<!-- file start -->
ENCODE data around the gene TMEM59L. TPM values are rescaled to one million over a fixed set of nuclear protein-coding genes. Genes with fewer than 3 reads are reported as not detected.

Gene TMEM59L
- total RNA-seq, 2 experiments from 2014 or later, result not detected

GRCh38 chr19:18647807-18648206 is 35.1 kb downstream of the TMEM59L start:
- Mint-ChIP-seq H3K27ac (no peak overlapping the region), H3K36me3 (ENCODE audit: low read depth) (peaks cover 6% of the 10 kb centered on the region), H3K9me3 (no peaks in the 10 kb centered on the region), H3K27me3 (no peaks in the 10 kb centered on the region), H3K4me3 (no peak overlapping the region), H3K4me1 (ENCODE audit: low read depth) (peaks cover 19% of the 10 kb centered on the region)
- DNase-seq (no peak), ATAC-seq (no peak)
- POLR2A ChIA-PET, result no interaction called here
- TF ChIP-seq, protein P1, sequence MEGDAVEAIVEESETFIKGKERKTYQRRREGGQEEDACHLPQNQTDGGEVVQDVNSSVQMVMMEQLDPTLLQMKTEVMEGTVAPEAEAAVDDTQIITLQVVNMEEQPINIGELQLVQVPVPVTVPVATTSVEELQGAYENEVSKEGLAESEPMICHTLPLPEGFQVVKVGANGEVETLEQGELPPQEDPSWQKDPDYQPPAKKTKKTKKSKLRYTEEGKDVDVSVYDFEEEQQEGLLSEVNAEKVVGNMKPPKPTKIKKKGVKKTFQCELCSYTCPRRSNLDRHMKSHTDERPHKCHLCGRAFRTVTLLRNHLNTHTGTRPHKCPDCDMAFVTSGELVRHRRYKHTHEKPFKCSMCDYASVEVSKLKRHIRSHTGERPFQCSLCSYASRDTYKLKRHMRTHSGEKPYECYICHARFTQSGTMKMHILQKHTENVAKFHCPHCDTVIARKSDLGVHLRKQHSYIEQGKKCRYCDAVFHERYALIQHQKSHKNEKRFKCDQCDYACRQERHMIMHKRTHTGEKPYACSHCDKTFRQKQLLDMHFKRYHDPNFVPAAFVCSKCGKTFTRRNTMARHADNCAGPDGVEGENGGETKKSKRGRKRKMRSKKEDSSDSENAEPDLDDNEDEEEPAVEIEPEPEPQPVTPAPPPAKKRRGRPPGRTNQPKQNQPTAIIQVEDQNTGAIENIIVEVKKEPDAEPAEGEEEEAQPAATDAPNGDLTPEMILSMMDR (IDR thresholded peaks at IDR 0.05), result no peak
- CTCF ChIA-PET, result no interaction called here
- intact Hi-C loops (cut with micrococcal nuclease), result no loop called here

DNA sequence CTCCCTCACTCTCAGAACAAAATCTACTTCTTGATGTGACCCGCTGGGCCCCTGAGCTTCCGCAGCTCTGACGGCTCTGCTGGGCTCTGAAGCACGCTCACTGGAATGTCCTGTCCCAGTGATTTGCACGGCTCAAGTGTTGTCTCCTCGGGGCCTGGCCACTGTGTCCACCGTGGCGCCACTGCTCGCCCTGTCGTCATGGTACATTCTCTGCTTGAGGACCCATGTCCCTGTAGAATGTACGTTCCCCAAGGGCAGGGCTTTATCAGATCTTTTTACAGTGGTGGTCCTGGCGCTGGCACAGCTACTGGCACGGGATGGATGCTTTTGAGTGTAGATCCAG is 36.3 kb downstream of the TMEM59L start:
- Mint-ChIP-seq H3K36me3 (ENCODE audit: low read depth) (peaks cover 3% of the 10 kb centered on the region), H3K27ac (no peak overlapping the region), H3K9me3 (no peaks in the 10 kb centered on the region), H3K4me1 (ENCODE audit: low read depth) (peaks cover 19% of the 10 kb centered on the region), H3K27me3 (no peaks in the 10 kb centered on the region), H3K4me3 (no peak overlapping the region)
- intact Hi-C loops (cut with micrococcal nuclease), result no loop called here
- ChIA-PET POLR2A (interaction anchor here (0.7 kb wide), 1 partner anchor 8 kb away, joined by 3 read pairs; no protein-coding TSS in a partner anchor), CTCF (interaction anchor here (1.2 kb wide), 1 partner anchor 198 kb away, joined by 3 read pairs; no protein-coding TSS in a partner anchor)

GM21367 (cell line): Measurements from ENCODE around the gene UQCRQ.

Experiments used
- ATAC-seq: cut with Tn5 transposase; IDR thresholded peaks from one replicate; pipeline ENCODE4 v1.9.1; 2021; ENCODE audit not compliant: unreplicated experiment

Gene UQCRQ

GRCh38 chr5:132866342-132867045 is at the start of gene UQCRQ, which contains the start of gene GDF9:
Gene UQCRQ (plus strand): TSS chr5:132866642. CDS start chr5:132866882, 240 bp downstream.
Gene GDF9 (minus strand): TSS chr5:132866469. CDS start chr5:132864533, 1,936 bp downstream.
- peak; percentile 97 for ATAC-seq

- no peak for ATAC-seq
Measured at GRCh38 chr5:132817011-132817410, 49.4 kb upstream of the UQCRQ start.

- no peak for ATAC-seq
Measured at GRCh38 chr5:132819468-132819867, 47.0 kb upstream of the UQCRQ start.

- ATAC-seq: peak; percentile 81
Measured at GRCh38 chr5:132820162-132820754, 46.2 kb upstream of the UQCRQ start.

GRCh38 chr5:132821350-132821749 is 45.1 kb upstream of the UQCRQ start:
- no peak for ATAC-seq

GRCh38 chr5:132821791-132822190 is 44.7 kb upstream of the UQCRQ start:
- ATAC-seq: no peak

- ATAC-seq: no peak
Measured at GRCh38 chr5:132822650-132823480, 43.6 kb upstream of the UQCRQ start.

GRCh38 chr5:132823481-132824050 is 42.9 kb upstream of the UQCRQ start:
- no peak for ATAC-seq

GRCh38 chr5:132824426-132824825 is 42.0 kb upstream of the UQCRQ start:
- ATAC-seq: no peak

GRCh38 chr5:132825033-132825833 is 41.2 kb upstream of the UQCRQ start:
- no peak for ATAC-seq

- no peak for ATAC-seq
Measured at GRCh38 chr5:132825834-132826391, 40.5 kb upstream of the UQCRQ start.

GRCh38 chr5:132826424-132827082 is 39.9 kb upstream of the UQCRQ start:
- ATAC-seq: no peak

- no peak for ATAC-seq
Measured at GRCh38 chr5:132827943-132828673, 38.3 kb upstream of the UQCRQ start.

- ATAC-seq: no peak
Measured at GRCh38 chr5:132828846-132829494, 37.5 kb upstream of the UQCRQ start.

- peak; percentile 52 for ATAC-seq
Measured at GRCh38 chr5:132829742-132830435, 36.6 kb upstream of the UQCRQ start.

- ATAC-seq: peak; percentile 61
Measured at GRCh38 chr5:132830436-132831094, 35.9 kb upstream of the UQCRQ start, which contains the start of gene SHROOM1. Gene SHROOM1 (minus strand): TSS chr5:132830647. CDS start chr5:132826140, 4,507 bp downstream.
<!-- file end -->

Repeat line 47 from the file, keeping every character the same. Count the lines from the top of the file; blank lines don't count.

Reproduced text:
- ATAC-seq: no peak